MAGIS-100 and dark matter
Scientists at the Fermilab-hosted 100-meter Matter-wave Atomic Gradiometer Interferometric Sensor are hunting for dark matter — the elusive stuff that makes up 85% of the matter of the universe. MAGIS-100 combines the unique physical features of the Fermilab site with the laboratory expertise in vacuum and magnetics fields. Employing quantum sensors and the world’s longest baseline atom interferometer — an instrument that measures differences in atomic wavelengths — researchers will search for ultralight particles of dark matter. Scientists will use these high-sensitivity devices to investigate the nature of dark matter.
Axion dark matter detection
Researchers are looking far and wide for axions, theorized particles of dark matter, using qubits. They’re working to coax them out of hiding by using a strong superconducting magnet to convert them into particles of light inside a microwave quantum resonator. Equipped with ultrasensitive, low-noise quantum electronics, a detector can be tuned to different frequencies corresponding to signals of axions of different masses.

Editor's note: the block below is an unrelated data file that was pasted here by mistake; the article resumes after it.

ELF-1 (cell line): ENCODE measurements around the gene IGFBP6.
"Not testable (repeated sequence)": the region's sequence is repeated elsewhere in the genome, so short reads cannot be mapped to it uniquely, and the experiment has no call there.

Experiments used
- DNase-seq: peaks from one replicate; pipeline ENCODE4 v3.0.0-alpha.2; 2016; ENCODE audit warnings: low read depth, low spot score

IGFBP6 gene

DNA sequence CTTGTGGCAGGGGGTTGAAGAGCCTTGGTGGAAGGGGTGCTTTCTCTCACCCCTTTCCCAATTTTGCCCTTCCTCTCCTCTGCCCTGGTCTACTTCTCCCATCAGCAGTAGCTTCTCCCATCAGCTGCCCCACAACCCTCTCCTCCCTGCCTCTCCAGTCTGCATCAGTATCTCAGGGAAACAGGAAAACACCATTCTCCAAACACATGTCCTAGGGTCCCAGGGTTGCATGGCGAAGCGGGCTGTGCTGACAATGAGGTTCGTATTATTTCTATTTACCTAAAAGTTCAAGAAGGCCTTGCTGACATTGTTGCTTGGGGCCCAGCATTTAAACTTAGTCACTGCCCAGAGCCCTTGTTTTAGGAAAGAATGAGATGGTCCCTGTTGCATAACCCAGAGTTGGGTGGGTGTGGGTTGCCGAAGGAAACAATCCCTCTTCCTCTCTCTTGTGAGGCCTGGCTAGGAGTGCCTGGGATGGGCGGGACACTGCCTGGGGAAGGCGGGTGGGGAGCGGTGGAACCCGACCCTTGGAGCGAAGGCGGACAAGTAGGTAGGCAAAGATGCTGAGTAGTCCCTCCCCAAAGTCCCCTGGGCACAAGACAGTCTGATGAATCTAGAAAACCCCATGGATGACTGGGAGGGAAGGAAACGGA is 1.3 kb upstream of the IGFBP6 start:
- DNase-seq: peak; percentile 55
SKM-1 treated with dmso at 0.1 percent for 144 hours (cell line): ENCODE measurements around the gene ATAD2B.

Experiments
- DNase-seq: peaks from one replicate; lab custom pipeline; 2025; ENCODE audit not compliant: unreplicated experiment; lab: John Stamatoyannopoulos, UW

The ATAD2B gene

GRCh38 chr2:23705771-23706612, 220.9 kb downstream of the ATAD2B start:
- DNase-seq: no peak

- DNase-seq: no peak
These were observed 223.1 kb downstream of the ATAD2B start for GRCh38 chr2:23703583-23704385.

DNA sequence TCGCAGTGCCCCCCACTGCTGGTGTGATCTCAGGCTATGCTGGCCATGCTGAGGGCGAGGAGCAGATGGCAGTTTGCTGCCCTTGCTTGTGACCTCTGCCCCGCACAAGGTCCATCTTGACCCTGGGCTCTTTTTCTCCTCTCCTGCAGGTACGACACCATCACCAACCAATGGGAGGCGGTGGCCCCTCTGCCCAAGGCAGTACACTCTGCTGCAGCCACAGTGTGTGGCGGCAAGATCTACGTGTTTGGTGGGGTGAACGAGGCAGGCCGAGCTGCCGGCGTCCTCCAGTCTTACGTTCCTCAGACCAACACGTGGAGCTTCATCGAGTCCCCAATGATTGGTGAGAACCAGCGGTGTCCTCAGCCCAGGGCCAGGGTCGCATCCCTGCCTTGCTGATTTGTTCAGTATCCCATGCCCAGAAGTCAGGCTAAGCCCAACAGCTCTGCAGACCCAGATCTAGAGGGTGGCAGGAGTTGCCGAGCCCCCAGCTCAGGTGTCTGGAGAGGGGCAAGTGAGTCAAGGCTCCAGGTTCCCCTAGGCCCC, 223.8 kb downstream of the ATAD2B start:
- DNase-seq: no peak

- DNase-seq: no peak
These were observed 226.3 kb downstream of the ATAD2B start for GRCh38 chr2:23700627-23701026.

Skipper CCDs for dark matter
One way to hunt for dark matter is to catch it in the act of bumping into a particle of matter, such as an electron. A sensitive enough detector could pick up on the transfer of energy between the two. Scientists at Fermilab have been using high-sensitivity devices called skipper CCDs to catch those energy-transfer signals, which manifest as single photons. The skipper charge-coupled device uses the quantum nature of light particles to capture images with extraordinary resolution. Skipper CCDs use highly sensitive quantum sensors to image objects one photon at a time — perhaps lighting the way to particles of dark matter.